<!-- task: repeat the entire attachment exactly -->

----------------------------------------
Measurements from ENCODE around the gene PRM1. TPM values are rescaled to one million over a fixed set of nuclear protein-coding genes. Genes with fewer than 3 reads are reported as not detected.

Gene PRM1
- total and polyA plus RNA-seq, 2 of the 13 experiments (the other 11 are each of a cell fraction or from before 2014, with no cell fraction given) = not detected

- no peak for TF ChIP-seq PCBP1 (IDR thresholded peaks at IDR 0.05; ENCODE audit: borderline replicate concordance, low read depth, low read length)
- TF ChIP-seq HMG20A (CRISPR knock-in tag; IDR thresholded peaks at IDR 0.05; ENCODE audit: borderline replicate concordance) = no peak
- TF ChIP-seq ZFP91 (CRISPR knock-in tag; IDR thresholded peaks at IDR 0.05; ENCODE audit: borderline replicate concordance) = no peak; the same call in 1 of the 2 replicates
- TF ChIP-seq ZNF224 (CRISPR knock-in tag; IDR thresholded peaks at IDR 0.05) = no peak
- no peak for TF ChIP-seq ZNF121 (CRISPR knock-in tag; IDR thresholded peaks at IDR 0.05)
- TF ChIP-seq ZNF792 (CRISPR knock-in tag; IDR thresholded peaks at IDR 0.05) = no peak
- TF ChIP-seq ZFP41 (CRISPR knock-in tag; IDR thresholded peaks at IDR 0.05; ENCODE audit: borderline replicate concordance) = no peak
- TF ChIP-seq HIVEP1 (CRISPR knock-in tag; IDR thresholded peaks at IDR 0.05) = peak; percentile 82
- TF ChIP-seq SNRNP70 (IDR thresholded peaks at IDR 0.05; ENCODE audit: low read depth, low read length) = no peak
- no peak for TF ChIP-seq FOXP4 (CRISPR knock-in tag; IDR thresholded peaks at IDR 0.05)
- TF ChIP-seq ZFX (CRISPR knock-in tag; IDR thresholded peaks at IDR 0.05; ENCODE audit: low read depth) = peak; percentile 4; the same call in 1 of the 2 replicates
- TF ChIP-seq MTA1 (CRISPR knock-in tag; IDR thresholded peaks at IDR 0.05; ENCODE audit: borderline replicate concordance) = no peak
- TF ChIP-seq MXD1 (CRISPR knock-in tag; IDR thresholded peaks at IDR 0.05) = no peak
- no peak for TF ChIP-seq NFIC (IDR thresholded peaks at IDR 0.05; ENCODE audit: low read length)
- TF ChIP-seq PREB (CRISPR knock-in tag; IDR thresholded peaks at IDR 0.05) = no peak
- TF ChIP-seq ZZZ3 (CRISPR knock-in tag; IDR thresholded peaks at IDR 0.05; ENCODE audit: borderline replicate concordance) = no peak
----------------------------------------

Measurements from ENCODE around the gene PRM1. TPM values are rescaled to one million over a fixed set of nuclear protein-coding genes. Genes with fewer than 3 reads are reported as not detected.

Gene PRM1
- total and polyA plus RNA-seq, 2 of the 13 experiments (the other 11 are each of a cell fraction or from before 2014, with no cell fraction given) = not detected

- no peak for TF ChIP-seq PCBP1 (IDR thresholded peaks at IDR 0.05; ENCODE audit: borderline replicate concordance, low read depth, low read length)
- TF ChIP-seq HMG20A (CRISPR knock-in tag; IDR thresholded peaks at IDR 0.05; ENCODE audit: borderline replicate concordance) = no peak
- TF ChIP-seq ZFP91 (CRISPR knock-in tag; IDR thresholded peaks at IDR 0.05; ENCODE audit: borderline replicate concordance) = no peak; the same call in 1 of the 2 replicates
- TF ChIP-seq ZNF224 (CRISPR knock-in tag; IDR thresholded peaks at IDR 0.05) = no peak
- no peak for TF ChIP-seq ZNF121 (CRISPR knock-in tag; IDR thresholded peaks at IDR 0.05)
- TF ChIP-seq ZNF792 (CRISPR knock-in tag; IDR thresholded peaks at IDR 0.05) = no peak
- TF ChIP-seq ZFP41 (CRISPR knock-in tag; IDR thresholded peaks at IDR 0.05; ENCODE audit: borderline replicate concordance) = no peak
- TF ChIP-seq HIVEP1 (CRISPR knock-in tag; IDR thresholded peaks at IDR 0.05) = peak; percentile 82
- TF ChIP-seq SNRNP70 (IDR thresholded peaks at IDR 0.05; ENCODE audit: low read depth, low read length) = no peak
- no peak for TF ChIP-seq FOXP4 (CRISPR knock-in tag; IDR thresholded peaks at IDR 0.05)
- TF ChIP-seq ZFX (CRISPR knock-in tag; IDR thresholded peaks at IDR 0.05; ENCODE audit: low read depth) = peak; percentile 4; the same call in 1 of the 2 replicates
- TF ChIP-seq MTA1 (CRISPR knock-in tag; IDR thresholded peaks at IDR 0.05; ENCODE audit: borderline replicate concordance) = no peak
- TF ChIP-seq MXD1 (CRISPR knock-in tag; IDR thresholded peaks at IDR 0.05) = no peak
- no peak for TF ChIP-seq NFIC (IDR thresholded peaks at IDR 0.05; ENCODE audit: low read length)
- TF ChIP-seq PREB (CRISPR knock-in tag; IDR thresholded peaks at IDR 0.05) = no peak
- TF ChIP-seq ZZZ3 (CRISPR knock-in tag; IDR thresholded peaks at IDR 0.05; ENCODE audit: borderline replicate concordance) = no peak